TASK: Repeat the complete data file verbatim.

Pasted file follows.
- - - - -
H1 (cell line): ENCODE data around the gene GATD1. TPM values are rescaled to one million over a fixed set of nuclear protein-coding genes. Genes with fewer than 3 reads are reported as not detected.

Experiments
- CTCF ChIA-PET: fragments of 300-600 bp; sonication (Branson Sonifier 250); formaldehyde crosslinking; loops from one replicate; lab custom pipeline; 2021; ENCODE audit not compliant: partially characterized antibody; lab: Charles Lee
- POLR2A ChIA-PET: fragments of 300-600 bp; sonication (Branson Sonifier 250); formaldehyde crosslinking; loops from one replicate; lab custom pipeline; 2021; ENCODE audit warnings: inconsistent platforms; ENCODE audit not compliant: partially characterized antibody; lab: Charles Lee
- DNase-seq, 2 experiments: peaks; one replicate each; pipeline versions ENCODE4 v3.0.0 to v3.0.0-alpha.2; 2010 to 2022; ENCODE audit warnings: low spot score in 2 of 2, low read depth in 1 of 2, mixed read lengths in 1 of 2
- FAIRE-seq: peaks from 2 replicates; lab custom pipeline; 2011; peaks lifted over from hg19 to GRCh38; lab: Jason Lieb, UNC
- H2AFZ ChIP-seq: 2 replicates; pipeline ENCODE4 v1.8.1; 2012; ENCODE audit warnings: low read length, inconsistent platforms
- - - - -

H1 (cell line): ENCODE data around the gene GATD1. TPM values are rescaled to one million over a fixed set of nuclear protein-coding genes. Genes with fewer than 3 reads are reported as not detected.

Experiments
- CTCF ChIA-PET: fragments of 300-600 bp; sonication (Branson Sonifier 250); formaldehyde crosslinking; loops from one replicate; lab custom pipeline; 2021; ENCODE audit not compliant: partially characterized antibody; lab: Charles Lee
- POLR2A ChIA-PET: fragments of 300-600 bp; sonication (Branson Sonifier 250); formaldehyde crosslinking; loops from one replicate; lab custom pipeline; 2021; ENCODE audit warnings: inconsistent platforms; ENCODE audit not compliant: partially characterized antibody; lab: Charles Lee
- DNase-seq, 2 experiments: peaks; one replicate each; pipeline versions ENCODE4 v3.0.0 to v3.0.0-alpha.2; 2010 to 2022; ENCODE audit warnings: low spot score in 2 of 2, low read depth in 1 of 2, mixed read lengths in 1 of 2
- FAIRE-seq: peaks from 2 replicates; lab custom pipeline; 2011; peaks lifted over from hg19 to GRCh38; lab: Jason Lieb, UNC
- H2AFZ ChIP-seq: 2 replicates; pipeline ENCODE4 v1.8.1; 2012; ENCODE audit warnings: low read length, inconsistent platforms